Condition analysis for gas-insulated breakers
Klaus Spitzenberg - Megger Support, Germany
Condition analysis of gas-insulated medium voltage circuit breaker systems is now practical and cost effective.
Working with energy distribution utilities Syna and Westnetz, Megger has developed techniques that make it possible to determine the condition of enclosed medium-voltage circuit breakers safely and cost-effectively. These techniques, which also allow first-trip testing to be performed, are based on connecting a Megger TM1800 or TM1700 circuit breaker analyser to the Voltage Detection System (VDS) via an adaptor. This opens up a whole range of new possibilities for system operators, as it means that it is no longer necessary to spend time isolating the circuit breakers for tests.
A definite need for testing
As gas-insulated medium-voltage circuit breaker systems are housed in enclosures, it is often impossible to use established condition analysis methods – the process would simply be too laborious, time consuming and uneconomical. However, there is a definite need to test these systems, as even components that are nominally maintenance-free need testing.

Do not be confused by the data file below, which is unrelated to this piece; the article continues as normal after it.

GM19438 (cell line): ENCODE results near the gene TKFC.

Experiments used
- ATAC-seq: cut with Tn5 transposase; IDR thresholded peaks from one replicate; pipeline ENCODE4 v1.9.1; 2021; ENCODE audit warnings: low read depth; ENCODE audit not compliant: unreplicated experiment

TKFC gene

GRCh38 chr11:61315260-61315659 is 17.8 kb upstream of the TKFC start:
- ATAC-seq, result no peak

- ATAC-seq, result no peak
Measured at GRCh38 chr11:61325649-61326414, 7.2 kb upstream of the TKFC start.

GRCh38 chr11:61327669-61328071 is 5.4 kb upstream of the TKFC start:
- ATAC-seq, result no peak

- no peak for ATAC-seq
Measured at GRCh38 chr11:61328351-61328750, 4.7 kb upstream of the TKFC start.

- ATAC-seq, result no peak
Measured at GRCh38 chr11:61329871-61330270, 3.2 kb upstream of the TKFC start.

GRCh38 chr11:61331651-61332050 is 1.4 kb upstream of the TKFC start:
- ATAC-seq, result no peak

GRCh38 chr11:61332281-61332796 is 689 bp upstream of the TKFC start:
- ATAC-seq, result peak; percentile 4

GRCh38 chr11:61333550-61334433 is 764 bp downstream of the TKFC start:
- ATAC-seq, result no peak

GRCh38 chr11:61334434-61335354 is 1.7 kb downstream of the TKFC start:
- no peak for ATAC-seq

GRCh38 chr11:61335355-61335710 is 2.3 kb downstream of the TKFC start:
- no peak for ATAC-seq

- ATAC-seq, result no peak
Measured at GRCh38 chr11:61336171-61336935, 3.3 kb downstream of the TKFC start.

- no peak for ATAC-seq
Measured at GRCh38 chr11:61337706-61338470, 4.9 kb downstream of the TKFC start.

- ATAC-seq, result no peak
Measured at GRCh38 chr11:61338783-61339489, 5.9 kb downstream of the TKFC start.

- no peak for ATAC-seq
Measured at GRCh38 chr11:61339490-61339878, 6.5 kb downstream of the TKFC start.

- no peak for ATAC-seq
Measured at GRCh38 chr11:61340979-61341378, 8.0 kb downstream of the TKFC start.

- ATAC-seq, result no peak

Indeed, German law, and the law of most other countries, dictates that all work equipment must be tested regularly, using tests based on an assessment of the hazards that might arise from the equipment. And gas-insulated medium voltage circuit breakers most certainly fall into the category of work equipment. The new testing techniques make it easier for switchgear users to meet their legal obligations, as well as providing them with invaluable information to aid effective maintenance planning.
Isolation no longer needed
With the new techniques, it is no longer necessary to isolate the circuit breakers when evaluating their condition. The test instrument is connected to the capacitive Voltage Detection System via an adapter. It’s also connected to a trigger box and, via current clamps, to the medium-voltage circuit breaker system. A TM1700 circuit breaker analyser or a TM1800 analyser , shown in Figures 1 and 2, may be used. All key parameters can be measured and recorded without the time-consuming isolation and grounding procedures that are needed with other testing methods. In addition, no connections are needed to secondary circuits.
Fig. 1: TM1700 circuit breaker analyser